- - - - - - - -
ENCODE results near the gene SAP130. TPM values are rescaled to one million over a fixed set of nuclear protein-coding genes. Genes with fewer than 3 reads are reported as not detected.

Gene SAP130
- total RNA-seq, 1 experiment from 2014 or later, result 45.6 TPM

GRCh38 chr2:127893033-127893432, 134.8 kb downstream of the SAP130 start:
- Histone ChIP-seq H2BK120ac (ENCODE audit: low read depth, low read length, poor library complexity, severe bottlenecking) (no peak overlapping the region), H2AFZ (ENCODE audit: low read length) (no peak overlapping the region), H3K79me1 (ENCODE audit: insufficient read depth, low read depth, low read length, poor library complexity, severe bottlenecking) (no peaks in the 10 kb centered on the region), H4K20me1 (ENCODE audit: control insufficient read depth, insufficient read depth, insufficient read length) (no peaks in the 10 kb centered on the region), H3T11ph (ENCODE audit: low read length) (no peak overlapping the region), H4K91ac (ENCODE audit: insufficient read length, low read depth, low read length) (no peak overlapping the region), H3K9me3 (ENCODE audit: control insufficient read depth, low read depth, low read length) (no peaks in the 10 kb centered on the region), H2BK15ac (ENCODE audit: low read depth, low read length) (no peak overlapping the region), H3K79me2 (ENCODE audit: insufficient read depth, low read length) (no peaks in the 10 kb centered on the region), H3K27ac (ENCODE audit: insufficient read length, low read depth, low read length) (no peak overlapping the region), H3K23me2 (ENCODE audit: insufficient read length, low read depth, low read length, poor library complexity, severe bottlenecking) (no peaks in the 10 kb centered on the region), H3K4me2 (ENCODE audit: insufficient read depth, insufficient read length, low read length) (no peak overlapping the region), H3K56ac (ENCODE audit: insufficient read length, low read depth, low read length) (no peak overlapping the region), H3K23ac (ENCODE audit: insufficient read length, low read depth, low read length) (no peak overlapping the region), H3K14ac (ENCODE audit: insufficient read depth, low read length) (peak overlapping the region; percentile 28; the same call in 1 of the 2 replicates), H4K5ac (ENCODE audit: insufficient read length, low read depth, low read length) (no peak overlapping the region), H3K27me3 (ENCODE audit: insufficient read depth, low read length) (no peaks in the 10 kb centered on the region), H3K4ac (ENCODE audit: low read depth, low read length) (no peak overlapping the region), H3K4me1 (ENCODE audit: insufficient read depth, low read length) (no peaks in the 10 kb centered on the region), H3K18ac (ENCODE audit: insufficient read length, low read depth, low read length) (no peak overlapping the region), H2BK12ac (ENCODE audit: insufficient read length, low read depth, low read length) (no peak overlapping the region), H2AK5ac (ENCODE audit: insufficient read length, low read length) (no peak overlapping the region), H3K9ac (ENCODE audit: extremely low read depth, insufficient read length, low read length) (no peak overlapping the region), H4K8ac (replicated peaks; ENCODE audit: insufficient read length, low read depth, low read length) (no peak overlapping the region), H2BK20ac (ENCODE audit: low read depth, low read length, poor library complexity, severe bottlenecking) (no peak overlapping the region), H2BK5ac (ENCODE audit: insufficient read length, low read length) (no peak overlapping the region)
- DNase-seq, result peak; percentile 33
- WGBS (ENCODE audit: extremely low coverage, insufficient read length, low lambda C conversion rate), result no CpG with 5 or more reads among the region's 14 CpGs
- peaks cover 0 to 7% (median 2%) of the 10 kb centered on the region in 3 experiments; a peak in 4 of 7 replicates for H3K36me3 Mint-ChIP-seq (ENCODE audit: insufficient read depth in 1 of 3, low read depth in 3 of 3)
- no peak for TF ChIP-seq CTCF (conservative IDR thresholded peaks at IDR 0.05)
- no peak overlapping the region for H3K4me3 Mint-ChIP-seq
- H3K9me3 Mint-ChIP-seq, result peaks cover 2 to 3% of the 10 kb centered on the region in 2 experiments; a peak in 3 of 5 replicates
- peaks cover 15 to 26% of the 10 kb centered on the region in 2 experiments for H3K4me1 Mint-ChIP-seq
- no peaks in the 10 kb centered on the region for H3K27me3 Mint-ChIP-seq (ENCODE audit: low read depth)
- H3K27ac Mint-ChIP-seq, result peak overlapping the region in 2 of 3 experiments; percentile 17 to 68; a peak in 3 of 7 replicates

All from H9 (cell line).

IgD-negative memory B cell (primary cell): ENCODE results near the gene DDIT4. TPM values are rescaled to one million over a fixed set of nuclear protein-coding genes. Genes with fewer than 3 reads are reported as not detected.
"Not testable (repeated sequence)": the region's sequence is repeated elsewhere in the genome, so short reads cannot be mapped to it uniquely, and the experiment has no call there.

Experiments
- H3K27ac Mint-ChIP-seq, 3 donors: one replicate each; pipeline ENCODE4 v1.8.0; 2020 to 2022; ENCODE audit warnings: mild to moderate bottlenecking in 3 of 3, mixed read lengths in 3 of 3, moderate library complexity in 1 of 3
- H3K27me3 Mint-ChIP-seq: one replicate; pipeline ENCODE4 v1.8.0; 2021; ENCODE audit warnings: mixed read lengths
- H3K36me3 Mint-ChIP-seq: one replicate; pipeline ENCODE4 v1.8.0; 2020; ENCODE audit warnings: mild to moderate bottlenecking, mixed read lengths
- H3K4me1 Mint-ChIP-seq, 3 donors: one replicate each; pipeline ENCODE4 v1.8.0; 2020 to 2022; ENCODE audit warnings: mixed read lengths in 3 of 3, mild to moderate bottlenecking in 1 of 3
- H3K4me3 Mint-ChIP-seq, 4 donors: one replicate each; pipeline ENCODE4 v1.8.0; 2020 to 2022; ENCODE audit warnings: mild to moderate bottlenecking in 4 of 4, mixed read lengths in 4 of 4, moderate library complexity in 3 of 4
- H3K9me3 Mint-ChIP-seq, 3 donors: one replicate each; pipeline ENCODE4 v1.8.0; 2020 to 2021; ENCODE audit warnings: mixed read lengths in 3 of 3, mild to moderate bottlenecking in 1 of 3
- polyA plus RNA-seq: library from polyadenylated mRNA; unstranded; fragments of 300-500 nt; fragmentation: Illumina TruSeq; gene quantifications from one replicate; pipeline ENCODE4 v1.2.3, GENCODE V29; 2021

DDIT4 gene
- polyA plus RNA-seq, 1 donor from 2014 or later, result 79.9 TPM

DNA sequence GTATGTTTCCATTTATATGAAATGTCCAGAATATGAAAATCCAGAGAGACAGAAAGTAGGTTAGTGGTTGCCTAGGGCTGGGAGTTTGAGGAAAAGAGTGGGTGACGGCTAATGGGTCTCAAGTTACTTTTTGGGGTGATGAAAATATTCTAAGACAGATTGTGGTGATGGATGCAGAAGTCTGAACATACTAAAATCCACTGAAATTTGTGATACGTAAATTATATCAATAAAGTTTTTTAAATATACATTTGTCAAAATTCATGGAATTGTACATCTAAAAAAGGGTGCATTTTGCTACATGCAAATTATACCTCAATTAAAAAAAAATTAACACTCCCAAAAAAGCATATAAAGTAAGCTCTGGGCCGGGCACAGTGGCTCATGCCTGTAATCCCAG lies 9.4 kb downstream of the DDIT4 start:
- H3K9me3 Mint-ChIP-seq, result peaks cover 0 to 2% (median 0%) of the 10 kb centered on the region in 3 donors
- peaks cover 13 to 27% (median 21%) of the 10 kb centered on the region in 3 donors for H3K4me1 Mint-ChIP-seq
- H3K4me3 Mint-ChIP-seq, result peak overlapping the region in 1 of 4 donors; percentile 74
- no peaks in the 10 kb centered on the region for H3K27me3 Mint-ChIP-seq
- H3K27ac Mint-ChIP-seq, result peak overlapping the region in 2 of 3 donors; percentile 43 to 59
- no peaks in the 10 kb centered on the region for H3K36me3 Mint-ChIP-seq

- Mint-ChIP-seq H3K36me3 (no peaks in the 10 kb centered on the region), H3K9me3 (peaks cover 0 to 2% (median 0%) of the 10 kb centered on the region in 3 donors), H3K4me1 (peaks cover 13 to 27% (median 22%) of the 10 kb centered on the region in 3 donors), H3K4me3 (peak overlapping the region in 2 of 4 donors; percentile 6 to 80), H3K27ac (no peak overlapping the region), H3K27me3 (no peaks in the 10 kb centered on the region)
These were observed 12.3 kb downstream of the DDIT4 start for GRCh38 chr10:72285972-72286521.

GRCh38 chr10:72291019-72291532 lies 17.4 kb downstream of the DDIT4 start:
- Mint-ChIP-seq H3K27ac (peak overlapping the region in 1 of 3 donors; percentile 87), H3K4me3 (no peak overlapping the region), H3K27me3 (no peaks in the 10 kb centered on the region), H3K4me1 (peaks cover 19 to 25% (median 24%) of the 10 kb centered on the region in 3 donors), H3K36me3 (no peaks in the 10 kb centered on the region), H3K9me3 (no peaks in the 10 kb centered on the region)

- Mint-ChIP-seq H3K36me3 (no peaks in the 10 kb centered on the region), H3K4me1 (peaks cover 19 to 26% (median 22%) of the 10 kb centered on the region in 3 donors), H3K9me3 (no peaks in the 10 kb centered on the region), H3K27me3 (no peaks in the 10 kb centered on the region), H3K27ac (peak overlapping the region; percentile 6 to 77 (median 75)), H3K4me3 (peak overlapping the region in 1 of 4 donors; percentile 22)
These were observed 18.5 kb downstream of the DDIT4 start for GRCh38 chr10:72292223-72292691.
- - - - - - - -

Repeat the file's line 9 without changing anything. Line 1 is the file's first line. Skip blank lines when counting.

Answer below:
- no peak for TF ChIP-seq CTCF (conservative IDR thresholded peaks at IDR 0.05)